BERKELEY PLACE’S TOP 10 GRANT MORRISON COMICS!

6. The Filth (2002) (Vertigo)

This is one I know I need to revisit. I read it once, years ago, and never wanted to read it again. Not because it was bad, but because it left me feeling so…Dirty. It’s an unflinching look at cruelty and evil, and it takes a strong, focused mind to read it. It’s a lot like The Invisibles, only more compressed and, in my view, more readable: A back-magic version of Nick Fury (mystical super-agent Doctor Strange type) goes against wild, Grant-Morrison-Doom-Patrol kind of stuff, to save the world. Even though he doesn’t want to.

5. We3 (2004) (Vertigo)

In the hands of anyone else, this would be a children’s book. In fact, it has been. “Animals on the run trying to get home and forming familial-like bonds in the face of adversity. It’s probably been over a hundred kids’ books, TV shows, movies, etc.

But in the hands of Morrison and Frank Quitely, it’s a powerful protest for animal rights, and the only Morrison work that ever made me cry. (I wasn’t sobbing like a little girl. I just got choked up. Don’t revoke my man card.)

4. Joe the Barbarian (2010) (Vertigo)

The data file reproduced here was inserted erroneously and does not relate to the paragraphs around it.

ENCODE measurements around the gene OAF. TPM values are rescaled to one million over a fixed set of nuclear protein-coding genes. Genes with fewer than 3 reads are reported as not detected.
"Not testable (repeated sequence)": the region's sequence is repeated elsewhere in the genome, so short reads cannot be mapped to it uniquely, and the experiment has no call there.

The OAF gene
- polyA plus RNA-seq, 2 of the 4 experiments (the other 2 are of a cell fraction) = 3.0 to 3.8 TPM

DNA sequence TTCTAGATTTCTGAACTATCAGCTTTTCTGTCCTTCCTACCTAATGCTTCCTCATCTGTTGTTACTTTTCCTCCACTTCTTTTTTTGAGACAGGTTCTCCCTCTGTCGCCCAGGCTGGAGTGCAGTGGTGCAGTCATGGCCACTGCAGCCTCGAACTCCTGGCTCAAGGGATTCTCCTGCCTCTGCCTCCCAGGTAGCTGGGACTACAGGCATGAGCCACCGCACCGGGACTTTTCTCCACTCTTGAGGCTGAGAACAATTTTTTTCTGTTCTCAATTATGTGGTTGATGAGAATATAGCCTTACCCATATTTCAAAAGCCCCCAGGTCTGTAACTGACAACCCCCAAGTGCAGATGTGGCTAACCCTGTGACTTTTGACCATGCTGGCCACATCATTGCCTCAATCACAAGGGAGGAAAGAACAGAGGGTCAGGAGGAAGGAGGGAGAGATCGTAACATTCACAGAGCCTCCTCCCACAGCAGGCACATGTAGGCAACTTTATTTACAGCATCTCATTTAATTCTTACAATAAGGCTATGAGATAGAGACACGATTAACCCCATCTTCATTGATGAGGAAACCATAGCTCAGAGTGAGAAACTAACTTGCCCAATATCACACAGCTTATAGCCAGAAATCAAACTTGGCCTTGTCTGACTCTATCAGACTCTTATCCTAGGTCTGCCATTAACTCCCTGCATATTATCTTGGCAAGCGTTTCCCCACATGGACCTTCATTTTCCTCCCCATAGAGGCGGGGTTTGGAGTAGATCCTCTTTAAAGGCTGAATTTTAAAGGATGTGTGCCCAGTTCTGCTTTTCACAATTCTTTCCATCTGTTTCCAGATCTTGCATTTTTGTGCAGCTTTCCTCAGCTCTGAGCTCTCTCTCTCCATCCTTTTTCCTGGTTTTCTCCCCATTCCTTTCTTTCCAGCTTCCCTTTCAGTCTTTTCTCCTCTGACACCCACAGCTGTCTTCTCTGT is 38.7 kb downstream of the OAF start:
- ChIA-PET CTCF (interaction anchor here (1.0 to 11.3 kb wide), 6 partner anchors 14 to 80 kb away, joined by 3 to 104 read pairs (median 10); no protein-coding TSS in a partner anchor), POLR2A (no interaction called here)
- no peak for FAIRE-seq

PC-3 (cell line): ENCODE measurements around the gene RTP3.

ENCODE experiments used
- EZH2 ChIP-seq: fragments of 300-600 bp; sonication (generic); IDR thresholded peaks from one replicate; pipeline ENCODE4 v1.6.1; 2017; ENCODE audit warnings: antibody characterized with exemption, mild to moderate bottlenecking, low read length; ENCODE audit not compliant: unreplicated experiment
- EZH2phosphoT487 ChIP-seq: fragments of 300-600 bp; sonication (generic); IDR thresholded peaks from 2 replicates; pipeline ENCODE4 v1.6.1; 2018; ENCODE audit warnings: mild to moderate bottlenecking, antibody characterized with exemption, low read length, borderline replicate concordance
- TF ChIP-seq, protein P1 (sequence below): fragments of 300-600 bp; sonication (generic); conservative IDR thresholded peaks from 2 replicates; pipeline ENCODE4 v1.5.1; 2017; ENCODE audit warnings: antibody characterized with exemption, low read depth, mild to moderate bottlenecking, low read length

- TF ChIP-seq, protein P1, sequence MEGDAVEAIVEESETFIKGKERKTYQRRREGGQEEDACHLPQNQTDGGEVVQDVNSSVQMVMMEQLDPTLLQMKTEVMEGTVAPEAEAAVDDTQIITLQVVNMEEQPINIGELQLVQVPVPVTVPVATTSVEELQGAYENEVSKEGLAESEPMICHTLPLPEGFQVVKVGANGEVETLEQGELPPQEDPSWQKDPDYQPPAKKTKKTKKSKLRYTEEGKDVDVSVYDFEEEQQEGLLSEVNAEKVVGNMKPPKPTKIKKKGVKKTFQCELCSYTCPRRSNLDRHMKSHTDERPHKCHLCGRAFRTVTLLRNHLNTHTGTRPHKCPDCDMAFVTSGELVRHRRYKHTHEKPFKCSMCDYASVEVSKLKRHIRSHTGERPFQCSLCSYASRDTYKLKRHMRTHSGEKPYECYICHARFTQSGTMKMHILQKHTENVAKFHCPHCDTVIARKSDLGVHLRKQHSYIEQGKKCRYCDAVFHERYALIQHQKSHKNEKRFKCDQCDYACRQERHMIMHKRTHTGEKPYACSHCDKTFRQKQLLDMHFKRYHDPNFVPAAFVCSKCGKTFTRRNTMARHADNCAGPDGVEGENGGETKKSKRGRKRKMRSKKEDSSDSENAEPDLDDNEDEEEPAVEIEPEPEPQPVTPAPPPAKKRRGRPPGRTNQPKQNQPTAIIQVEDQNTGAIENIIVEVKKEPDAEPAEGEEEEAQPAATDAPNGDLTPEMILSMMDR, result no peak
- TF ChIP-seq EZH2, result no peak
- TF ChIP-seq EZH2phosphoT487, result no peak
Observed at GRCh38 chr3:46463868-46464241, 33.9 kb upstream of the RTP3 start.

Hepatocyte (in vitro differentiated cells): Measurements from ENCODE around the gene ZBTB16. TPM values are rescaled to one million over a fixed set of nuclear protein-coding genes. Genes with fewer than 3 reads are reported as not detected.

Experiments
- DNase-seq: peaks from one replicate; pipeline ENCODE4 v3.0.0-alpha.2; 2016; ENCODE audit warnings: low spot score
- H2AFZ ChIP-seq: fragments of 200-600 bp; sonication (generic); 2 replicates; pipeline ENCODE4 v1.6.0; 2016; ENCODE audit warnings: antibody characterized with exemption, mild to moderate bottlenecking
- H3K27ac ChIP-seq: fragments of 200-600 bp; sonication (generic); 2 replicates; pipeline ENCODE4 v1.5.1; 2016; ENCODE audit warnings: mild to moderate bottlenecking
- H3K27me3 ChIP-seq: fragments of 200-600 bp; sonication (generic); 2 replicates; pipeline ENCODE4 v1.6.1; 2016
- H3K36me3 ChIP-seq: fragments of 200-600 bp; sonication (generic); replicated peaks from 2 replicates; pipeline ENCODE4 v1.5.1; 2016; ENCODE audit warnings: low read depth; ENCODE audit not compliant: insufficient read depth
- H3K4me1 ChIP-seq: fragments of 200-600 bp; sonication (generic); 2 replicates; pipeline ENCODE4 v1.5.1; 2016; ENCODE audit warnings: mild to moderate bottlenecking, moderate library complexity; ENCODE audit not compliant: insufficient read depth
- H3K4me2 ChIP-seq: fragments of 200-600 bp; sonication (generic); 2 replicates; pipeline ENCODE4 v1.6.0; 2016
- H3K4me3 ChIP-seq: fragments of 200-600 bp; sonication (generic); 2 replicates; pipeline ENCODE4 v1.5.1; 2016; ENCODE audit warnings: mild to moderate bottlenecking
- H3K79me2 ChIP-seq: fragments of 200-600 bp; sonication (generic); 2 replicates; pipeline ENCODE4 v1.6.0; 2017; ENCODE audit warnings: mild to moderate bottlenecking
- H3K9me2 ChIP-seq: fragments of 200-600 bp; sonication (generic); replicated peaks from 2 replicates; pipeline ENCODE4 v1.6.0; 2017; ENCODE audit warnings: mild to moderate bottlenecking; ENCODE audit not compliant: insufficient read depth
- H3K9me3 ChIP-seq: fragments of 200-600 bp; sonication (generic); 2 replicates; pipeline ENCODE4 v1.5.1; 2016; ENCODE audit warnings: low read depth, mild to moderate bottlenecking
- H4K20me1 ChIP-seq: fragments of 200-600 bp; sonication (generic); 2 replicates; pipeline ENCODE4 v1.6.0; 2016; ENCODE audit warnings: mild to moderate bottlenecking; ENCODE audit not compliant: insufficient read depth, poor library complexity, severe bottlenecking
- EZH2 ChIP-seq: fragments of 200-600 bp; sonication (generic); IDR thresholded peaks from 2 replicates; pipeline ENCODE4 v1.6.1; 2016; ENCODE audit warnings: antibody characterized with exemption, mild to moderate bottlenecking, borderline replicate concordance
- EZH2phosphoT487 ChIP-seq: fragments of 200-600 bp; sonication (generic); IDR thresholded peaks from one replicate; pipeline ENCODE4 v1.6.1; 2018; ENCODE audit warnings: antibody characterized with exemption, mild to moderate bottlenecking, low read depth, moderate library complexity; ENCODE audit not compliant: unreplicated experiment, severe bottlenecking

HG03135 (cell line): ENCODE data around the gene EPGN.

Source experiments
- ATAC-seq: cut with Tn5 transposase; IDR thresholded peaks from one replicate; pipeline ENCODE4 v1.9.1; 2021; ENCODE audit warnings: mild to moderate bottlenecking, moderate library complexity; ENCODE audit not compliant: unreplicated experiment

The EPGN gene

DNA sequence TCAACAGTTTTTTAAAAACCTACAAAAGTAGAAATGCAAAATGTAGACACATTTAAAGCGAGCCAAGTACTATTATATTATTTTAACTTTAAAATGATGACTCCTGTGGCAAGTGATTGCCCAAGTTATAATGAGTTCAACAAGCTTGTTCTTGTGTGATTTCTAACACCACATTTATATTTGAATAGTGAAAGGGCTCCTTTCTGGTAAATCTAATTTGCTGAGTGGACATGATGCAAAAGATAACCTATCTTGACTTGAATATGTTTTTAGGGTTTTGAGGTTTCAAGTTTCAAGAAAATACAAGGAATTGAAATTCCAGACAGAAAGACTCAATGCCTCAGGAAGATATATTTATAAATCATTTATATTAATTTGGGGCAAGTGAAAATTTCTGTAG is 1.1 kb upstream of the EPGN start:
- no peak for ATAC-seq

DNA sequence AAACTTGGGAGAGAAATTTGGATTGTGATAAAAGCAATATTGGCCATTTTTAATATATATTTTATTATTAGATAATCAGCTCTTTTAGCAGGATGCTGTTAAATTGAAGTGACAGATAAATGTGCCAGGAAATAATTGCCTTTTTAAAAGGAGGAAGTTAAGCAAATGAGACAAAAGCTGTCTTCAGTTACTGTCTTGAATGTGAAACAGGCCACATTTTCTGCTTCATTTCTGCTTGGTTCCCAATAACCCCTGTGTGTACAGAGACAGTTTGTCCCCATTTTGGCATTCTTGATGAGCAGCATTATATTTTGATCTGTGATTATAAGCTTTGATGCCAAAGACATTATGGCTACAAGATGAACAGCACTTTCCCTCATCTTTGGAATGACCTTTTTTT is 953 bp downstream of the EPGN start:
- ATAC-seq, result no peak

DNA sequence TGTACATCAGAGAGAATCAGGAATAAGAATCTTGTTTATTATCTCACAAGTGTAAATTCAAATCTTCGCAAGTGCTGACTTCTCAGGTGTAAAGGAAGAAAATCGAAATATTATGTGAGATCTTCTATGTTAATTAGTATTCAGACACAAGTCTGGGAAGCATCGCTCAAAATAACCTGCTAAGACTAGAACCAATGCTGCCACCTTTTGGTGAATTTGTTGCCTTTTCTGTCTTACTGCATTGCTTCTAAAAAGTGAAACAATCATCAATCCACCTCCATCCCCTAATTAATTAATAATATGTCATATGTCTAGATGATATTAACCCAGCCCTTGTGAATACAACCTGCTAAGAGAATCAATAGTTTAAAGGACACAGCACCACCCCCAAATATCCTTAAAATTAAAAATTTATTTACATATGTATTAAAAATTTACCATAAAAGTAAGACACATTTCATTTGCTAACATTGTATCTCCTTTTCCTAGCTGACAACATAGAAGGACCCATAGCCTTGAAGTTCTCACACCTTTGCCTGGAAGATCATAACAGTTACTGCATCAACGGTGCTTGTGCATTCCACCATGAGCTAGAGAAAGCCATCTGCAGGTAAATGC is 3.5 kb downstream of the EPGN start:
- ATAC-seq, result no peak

This is another one that people forget, but I love. When it came out in hardback I immediately bought three copies to give away. I’ve written about it before, here. I can’t praise it enough, and I wish to hell it could be made into a movie. Also, it elevated the career of artist Sean Phillips, who is now making brilliant indie comics of his own (see Punk Rock Jesus).

3. Flex Mentallo (1996) (Vertigo)

This goes into the “weird” Grant Morrison pile. He does here a lot of what he did at the end of his Animal Man run—he deconstructs comic books by telling a story about how important comic books are, and why the worlds of magic and super are critical to surviving the so-called “real” world we live in. Lines between the real and surreal often blend in Morrison’s work, and this comic is the best example of it.

2. Kill Your Boyfriend (1995) (Vertigo)

Flat out the most punk rock underground comic I have ever read. I remember the first time I read it, whipping through the pages as fast as I could—breathless. And then realizing it was too damn short and over far too soon. Like every great Ramones song. There are lessons in here for days about how to write a fast-paced book without sacrificing character or content—or insight. It’s hardcore and mature, and recognizes the real meaning of—and need for—teenage rebellion and anarchy, without glamour or apology. Warts and all. And Phillip Bond’s artwork, by the way, is tremendous. It’s a hard book to find, but you can get online copies fairly easily. It’s worth digging for.

And like I said earlier, I couldn’t get through The Invisibles because it was just too…Dense. This has some similar themes, and a similar message, but he tells the tale like a quick punch in the face.

And next, my favorite…And some other choice books….

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